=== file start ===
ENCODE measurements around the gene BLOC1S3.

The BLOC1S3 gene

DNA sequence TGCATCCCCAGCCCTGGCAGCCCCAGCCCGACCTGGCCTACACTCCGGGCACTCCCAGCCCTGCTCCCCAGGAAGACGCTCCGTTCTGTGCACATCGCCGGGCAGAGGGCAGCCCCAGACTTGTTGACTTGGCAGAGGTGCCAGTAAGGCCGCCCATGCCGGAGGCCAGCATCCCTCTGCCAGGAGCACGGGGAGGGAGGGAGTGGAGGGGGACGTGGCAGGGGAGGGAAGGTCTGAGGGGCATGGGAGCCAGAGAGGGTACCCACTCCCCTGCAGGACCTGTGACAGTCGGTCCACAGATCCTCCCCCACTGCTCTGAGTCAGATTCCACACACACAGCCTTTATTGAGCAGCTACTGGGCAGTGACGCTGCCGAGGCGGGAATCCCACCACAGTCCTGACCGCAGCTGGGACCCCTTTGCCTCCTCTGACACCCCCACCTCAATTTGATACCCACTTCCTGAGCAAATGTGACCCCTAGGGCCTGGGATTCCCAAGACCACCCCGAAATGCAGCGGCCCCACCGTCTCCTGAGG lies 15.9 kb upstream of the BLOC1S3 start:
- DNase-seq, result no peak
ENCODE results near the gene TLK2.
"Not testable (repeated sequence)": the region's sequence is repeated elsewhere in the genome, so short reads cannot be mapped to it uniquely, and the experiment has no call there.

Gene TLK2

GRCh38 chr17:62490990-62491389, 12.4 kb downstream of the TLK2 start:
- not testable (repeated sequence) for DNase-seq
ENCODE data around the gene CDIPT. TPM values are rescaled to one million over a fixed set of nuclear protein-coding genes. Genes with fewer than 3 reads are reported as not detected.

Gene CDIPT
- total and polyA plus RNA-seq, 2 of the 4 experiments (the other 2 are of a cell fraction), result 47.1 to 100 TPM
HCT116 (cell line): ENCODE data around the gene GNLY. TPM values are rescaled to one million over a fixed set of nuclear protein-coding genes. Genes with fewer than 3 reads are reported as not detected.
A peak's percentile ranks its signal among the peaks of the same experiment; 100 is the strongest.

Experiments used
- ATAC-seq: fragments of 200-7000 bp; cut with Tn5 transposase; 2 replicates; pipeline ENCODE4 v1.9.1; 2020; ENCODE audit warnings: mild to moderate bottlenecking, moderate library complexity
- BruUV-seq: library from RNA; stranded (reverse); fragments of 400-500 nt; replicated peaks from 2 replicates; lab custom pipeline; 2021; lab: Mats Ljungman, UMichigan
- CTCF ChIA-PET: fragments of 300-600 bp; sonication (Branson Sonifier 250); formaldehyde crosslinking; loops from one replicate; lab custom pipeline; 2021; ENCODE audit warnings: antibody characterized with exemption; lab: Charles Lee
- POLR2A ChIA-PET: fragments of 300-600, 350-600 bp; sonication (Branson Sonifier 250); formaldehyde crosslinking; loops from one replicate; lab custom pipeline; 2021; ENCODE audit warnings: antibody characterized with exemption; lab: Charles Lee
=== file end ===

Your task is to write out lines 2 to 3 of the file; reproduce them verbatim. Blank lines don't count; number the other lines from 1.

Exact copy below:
The BLOC1S3 gene

DNA sequence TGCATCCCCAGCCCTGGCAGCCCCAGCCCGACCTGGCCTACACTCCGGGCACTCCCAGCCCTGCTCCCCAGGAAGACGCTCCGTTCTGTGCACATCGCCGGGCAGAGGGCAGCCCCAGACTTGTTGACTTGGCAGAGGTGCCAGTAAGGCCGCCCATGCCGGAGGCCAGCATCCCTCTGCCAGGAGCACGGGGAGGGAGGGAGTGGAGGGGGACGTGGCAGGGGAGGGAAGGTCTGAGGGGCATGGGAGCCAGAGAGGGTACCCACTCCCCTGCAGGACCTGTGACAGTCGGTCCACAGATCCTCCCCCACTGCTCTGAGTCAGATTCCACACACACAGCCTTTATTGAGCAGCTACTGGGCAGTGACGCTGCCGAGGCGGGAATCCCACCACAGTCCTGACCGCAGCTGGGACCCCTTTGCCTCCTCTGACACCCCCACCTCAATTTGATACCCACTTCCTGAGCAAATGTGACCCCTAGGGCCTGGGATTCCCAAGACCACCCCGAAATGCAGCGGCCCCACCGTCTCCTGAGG lies 15.9 kb upstream of the BLOC1S3 start: